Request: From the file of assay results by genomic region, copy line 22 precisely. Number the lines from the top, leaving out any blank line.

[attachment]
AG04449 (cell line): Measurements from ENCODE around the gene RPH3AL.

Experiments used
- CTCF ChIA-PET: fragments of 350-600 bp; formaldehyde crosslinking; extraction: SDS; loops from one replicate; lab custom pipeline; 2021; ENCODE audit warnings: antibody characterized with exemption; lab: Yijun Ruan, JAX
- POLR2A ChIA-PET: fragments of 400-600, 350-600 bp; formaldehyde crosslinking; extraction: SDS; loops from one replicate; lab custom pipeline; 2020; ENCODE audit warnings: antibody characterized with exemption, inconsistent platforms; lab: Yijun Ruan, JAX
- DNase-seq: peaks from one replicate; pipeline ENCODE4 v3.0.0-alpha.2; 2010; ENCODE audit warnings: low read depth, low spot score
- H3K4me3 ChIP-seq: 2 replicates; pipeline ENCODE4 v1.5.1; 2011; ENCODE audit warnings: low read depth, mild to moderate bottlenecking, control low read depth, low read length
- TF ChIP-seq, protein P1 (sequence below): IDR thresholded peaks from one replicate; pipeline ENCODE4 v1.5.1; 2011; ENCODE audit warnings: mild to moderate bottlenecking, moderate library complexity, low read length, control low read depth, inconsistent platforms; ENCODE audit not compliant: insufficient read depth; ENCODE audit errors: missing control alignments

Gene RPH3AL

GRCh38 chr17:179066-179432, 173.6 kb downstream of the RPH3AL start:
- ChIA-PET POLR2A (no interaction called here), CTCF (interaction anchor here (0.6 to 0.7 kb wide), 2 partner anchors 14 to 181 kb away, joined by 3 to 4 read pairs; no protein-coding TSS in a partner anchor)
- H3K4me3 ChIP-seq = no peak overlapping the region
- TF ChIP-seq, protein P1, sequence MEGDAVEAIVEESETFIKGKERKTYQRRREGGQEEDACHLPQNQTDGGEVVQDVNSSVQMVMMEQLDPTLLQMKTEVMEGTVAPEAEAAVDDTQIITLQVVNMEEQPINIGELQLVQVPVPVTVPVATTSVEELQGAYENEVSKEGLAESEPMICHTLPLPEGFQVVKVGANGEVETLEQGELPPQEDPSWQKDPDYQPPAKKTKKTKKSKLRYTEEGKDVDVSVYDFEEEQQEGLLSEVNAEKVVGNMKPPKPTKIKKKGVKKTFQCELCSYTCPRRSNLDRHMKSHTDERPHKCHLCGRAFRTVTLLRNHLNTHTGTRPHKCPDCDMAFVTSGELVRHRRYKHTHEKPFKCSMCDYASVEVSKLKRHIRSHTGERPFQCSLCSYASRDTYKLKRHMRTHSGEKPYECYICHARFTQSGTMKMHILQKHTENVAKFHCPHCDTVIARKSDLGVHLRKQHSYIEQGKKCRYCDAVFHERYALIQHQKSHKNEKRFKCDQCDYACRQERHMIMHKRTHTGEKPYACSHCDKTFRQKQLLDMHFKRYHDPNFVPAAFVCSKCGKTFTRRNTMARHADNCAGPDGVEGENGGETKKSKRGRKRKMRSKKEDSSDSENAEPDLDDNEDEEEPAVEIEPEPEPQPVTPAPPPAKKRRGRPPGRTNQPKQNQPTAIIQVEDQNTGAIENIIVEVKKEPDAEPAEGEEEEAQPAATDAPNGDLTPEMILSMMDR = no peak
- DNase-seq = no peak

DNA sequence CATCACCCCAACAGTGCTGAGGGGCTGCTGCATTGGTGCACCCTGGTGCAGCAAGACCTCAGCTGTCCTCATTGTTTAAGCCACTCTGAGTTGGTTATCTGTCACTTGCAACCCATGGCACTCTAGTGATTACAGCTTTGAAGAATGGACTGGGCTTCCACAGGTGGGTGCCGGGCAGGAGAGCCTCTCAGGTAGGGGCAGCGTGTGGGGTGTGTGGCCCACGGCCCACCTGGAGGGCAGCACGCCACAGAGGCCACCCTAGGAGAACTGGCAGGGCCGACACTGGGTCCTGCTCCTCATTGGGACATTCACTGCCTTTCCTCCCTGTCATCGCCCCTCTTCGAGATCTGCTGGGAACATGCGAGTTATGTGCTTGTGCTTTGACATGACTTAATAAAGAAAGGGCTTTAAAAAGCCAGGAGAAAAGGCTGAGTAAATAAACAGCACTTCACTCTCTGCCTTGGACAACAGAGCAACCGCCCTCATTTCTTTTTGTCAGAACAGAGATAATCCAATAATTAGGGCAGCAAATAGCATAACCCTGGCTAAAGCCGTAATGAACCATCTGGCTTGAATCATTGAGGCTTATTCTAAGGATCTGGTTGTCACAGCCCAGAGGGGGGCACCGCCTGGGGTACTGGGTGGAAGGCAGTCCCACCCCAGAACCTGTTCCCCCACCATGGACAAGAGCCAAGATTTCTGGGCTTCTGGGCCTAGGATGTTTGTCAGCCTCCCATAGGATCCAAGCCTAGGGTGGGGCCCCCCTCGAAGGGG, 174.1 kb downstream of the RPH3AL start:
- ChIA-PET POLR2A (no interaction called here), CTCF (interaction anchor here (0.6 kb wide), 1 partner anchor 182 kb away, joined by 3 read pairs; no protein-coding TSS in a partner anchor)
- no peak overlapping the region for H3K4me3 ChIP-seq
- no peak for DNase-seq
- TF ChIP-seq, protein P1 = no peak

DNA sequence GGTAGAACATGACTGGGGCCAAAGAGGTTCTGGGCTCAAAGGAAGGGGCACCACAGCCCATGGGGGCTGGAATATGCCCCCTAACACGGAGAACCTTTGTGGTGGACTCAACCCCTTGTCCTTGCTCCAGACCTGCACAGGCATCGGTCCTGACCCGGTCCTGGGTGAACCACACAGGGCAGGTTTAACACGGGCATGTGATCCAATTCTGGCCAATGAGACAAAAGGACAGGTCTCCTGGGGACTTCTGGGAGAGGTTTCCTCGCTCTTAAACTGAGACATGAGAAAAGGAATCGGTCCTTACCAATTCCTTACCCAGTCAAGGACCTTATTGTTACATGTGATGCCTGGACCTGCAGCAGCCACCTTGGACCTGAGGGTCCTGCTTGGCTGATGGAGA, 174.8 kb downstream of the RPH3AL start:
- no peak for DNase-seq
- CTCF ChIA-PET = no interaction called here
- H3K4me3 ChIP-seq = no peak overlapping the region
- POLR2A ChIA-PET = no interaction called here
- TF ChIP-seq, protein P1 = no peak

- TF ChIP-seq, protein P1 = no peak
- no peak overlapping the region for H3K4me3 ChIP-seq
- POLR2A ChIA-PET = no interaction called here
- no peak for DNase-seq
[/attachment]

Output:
- H3K4me3 ChIP-seq = no peak overlapping the region